Examining Early Printing Processes
The Book History Colloquium at Columbia University is pleased to present “Illustration, Ornament, and Printing Processes in Joseph Boillot’s Nouveaux Pourtraitz et Figures des Termes pour user en l’Architecture (1592)” a lecture from Columbia University’s Erin Schreiner, on Tuesday, March 22 at 6pm in Butler Library. This is the fourth lecture of the Spring semester in the Book History Colloquium, a continuing series exploring book history, print culture, the book arts, and bibliographical research.
Joseph Boillot’s lavish book of zoomorphic caryatids is one of the earliest to be printed from both movable type on the letterpress and copperplates on the rolling press. Manufactured in the provincial town of Langres by the town’s first known printer, Jehan des Preyz, the book contains over fifty wood-cut and copperplate illustrations accompanied by letterpress text that is heavily ornamented with custom cut headpieces and highly stylized initial letters. Part of a larger study of the imposition of copperplates in rolling press printed books, this talk will reconstruct the story of this book’s journey through two distinct presses by way of bibliographical analysis and typographic evidence, including varying plates, type ornaments, signature position, and paper stock, present in copies in the rare book collections at Harvard University, New York Public Library, and the Avery Library.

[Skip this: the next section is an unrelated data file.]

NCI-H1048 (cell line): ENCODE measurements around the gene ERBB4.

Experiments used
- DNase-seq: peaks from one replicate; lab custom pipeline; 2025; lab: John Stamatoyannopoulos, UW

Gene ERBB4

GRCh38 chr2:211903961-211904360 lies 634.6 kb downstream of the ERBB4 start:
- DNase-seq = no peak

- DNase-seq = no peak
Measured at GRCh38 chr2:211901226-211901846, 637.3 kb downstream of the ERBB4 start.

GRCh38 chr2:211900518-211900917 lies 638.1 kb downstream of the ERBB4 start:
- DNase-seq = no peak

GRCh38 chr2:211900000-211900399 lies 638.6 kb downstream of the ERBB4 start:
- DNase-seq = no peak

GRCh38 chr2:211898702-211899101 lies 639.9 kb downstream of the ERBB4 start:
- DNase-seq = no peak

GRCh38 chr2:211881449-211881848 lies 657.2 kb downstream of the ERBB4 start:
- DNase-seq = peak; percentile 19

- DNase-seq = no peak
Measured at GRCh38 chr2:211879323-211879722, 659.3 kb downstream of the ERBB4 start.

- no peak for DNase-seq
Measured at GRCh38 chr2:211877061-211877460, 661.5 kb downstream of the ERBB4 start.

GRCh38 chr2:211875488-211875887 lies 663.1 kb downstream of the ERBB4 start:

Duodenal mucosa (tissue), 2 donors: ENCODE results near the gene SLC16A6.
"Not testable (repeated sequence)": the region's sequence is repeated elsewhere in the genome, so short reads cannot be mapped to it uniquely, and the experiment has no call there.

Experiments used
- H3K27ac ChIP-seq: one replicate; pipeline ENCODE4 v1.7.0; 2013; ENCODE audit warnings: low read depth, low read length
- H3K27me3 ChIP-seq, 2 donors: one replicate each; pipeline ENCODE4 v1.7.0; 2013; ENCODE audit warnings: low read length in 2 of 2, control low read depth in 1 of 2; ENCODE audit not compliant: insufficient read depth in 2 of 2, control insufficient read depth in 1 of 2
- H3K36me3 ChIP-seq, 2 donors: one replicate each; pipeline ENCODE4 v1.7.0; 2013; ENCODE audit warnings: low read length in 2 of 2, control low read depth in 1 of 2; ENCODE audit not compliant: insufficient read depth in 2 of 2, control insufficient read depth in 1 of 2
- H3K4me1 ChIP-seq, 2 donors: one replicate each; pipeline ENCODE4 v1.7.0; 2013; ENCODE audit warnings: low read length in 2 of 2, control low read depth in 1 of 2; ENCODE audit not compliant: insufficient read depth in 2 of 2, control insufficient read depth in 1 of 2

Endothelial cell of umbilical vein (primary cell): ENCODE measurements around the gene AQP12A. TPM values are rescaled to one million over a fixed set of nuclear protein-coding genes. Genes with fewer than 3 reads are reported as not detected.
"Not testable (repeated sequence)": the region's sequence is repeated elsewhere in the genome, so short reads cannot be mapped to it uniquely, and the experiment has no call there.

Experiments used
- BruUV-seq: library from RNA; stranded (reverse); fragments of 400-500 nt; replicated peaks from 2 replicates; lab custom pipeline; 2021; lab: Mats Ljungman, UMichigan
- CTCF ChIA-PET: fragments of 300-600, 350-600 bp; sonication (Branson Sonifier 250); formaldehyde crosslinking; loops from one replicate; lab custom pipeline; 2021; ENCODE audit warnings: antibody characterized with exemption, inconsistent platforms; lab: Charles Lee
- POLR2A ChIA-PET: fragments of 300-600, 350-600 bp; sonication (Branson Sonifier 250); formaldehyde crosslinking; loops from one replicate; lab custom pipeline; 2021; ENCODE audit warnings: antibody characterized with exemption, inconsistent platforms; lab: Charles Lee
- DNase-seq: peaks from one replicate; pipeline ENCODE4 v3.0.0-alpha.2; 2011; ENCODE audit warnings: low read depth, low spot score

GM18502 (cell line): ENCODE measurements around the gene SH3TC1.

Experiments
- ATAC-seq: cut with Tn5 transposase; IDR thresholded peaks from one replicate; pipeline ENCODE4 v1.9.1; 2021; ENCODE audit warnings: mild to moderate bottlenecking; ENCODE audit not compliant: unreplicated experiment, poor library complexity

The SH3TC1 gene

Erin Schreiner is a Rare Book Assistant in the Avery Architectural and Fine Arts Library at Columbia University. She is currently earning her MLIS from Long Island University, with a concentration in rare books.
The Book History Colloquium series is free and open to the public. All events are held on Columbia's Morningside Campus in Butler Library’s room 523 from 6:00–7:30 PM. For detailed speaker information or information on upcoming events, please visit /content/libraryweb/indiv/rbml/exhibitions/bhc.html or e-mail Gerald Cloud at firstname.lastname@example.org.
The Rare Book & Manuscript Library owns over 500,000 rare books in some 20 book collections and almost 28 million manuscripts in nearly 3,000 separate manuscript collections. It is particularly strong in English and American literature and history, classical authors, children‘s literature, education, mathematics and astronomy, economics and banking, photography, the history of printing, New York City politics, librarianship, and the performing arts. Individual collections are as eclectic as they are extensive. For more information, please see: /content/libraryweb/indiv/rbml.html
Columbia University Libraries/Information Services is one of the top five academic research library systems in North America. The collections include over 11 million volumes, over 150,000 journals and serials, as well as extensive electronic resources, manuscripts, rare books, microforms, maps, and graphic and audio-visual materials. The services and collections are organized into 22 libraries and various academic technology centers. The Libraries employs more than 500 professional and support staff. The website of the Libraries is the gateway to its services and resources: library.columbia.edu.